Wednesday, May 11, 2011

11 Part Series: How to Maintain a Successful Church

** For anyone who hasn't realized it, this blog is updated on Monday, Wednesday, Friday **
** Each part will be posted on these days **

I've talked some about worship and different areas of a basic church setup. I now want to post what I use for a church that I've pastored and any others that I will pastor. This goes back to help answer a question that I asked in the first blog; "How do you measure church growth?" There are many ways, but a church that follows this basic guideline will be more apt to succeed. I'm going to tear this apart for the next 10 postings and look at many facets that makes this successful.

How to have a successful church:
1.    Find people that are an appropriate fit for your church committee:
a.     If you have a Building and Grounds committee, put your carpenters, plumbers, electricians, contractors, painters, roofers, landscapers, etc on the committee. That way if you need something fixed, you know who is a possible source in your church, plus you can use their expertise to verify what the repair person is telling you.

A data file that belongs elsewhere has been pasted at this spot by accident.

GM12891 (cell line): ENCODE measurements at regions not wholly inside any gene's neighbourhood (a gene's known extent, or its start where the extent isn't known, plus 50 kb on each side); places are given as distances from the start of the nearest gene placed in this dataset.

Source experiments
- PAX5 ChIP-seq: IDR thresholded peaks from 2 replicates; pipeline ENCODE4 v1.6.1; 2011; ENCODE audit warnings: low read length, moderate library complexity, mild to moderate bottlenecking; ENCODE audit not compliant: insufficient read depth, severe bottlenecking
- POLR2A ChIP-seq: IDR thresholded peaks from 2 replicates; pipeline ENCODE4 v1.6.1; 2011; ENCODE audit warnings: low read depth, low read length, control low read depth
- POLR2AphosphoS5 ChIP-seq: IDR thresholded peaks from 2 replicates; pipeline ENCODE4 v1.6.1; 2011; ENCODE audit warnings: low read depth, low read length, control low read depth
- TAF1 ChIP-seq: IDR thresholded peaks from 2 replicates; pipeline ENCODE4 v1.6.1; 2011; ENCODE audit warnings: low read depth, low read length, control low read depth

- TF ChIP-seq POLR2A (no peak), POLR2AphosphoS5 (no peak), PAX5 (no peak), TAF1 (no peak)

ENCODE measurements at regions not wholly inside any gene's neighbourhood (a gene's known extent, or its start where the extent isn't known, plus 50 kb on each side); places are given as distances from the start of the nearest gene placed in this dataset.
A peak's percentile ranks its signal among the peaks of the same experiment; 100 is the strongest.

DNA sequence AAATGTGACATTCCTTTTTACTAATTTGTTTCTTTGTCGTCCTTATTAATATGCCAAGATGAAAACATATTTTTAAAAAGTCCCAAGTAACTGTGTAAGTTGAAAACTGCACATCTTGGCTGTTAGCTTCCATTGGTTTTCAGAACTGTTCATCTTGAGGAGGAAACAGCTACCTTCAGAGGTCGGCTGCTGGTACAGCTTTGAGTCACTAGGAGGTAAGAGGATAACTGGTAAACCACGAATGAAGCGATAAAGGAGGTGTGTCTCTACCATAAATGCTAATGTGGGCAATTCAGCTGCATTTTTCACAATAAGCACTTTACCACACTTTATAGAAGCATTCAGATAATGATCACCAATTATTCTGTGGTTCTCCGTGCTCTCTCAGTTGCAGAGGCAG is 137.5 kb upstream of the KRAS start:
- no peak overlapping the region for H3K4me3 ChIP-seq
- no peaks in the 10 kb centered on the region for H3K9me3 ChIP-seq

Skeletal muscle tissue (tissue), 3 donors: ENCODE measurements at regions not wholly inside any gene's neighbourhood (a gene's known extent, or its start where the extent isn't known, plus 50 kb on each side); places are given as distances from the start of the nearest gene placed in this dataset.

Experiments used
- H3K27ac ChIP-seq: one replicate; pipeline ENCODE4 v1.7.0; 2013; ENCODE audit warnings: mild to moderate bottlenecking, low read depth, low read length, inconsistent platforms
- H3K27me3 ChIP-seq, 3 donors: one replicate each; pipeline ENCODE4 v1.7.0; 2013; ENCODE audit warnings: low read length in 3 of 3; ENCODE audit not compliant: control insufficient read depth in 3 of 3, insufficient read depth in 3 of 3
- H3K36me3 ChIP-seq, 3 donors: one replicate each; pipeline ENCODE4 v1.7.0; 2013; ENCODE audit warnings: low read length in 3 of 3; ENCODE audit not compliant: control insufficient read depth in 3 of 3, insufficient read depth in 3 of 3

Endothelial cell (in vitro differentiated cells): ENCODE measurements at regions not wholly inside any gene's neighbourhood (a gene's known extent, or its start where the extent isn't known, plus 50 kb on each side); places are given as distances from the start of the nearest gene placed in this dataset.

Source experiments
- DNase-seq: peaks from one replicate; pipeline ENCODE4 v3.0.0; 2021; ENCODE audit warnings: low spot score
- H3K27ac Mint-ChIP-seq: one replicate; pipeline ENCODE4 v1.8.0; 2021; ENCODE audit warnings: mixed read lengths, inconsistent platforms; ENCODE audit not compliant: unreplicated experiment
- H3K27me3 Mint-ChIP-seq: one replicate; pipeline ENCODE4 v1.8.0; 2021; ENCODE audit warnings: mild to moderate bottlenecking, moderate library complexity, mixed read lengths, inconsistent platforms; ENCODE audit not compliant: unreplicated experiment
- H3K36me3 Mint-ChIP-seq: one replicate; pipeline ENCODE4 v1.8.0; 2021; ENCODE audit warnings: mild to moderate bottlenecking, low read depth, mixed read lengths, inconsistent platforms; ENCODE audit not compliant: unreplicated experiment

b.    Put people who work in the financial industry (banks, credit unions, CFO’s, etc on your finance committee.
c.     Nominations committee should have people on it who have been ACTIVE in the church for several years. By active I mean, that they have done more than sat on a committee and showed up at meetings. Someone who leads a group, and/or is involved in an active part of a ministry of the church. These are the people who will be aware of others that have the drive and desire to further the ministry of the church.